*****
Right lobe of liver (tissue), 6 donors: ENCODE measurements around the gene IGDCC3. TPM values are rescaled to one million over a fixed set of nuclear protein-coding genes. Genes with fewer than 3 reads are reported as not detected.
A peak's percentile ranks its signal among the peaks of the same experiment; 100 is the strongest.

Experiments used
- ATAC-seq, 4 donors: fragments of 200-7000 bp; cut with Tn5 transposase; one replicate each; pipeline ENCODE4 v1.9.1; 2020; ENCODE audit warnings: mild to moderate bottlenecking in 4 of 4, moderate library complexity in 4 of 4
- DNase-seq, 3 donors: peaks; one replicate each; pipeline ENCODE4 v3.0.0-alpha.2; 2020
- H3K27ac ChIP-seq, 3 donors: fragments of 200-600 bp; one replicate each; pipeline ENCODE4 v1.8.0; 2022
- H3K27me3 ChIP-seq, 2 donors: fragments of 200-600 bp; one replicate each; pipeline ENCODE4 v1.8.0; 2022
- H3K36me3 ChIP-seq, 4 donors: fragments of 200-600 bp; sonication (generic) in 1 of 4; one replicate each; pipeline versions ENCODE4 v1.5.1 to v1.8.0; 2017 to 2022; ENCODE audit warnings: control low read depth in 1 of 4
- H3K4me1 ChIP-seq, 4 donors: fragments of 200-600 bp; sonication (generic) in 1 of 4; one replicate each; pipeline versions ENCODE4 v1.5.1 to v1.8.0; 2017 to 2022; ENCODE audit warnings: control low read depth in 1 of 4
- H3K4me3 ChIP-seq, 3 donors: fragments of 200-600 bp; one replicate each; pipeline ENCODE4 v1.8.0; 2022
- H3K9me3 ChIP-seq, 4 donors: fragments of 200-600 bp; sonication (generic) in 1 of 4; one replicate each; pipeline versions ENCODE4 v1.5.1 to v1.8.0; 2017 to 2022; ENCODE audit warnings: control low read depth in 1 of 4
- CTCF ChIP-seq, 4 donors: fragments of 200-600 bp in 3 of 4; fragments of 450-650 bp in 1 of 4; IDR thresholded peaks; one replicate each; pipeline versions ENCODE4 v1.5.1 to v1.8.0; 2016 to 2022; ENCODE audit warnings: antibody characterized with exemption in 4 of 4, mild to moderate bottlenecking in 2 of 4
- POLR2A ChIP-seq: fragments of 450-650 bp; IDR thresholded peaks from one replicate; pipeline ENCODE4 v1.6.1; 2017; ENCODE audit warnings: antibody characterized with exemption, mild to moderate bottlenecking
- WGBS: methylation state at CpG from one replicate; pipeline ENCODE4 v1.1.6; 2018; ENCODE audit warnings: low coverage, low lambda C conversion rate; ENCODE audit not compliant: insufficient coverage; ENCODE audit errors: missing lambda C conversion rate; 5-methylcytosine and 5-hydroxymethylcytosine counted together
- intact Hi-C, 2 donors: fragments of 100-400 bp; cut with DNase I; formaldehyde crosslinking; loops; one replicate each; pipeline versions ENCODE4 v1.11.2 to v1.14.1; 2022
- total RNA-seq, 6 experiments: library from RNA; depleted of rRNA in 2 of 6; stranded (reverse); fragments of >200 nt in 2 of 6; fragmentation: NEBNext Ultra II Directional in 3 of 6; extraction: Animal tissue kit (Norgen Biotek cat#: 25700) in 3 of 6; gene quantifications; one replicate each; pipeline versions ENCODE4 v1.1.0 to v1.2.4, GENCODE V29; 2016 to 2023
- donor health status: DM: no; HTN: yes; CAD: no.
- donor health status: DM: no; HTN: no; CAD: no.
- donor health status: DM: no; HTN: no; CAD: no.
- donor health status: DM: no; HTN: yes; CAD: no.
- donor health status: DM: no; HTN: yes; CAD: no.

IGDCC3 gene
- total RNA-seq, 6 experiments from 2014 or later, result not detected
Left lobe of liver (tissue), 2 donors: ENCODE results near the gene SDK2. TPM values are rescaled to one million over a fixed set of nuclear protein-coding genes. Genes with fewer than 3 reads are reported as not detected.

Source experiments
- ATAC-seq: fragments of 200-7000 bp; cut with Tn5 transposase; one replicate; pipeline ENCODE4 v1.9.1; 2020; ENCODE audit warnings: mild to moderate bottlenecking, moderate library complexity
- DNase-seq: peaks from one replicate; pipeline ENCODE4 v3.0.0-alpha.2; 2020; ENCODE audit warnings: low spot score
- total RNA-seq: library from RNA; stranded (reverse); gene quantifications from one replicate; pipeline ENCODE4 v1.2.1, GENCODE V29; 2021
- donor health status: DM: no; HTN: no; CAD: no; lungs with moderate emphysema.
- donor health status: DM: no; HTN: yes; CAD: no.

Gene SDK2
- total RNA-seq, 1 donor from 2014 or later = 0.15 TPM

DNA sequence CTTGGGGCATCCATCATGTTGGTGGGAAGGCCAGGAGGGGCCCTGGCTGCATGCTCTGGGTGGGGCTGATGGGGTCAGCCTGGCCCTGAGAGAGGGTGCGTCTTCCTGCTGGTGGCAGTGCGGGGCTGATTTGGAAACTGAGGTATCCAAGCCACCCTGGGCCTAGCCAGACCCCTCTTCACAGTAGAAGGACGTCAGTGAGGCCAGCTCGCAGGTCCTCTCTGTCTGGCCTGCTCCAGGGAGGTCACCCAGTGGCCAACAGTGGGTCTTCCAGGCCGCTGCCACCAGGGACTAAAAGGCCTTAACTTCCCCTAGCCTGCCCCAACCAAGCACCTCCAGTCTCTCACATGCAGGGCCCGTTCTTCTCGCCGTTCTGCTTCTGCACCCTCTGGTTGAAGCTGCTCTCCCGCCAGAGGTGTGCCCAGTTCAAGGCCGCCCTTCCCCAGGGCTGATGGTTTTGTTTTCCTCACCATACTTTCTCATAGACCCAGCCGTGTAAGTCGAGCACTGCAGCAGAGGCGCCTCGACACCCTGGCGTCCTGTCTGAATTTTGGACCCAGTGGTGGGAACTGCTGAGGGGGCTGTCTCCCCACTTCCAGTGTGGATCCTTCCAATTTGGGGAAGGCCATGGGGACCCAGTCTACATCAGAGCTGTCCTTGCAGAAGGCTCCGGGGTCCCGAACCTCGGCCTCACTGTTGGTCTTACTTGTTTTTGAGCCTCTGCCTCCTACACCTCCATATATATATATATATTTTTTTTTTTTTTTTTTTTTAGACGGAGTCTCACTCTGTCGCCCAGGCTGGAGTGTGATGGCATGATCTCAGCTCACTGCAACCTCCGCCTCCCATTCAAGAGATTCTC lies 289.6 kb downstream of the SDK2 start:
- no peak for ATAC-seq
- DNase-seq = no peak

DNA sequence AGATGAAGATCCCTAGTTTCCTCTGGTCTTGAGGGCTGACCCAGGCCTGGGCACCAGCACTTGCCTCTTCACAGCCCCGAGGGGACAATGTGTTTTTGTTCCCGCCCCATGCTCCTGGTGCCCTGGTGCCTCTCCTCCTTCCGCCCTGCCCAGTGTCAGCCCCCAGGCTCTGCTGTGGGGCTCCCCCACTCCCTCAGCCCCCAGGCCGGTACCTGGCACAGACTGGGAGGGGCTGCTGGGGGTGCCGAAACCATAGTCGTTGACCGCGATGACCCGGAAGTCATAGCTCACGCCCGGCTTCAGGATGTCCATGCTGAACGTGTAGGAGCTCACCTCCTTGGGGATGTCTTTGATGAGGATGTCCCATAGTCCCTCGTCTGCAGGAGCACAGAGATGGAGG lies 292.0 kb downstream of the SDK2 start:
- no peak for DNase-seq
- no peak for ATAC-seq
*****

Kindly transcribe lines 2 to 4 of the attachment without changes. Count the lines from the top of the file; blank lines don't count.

A peak's percentile ranks its signal among the peaks of the same experiment; 100 is the strongest.

Experiments used
- ATAC-seq, 4 donors: fragments of 200-7000 bp; cut with Tn5 transposase; one replicate each; pipeline ENCODE4 v1.9.1; 2020; ENCODE audit warnings: mild to moderate bottlenecking in 4 of 4, moderate library complexity in 4 of 4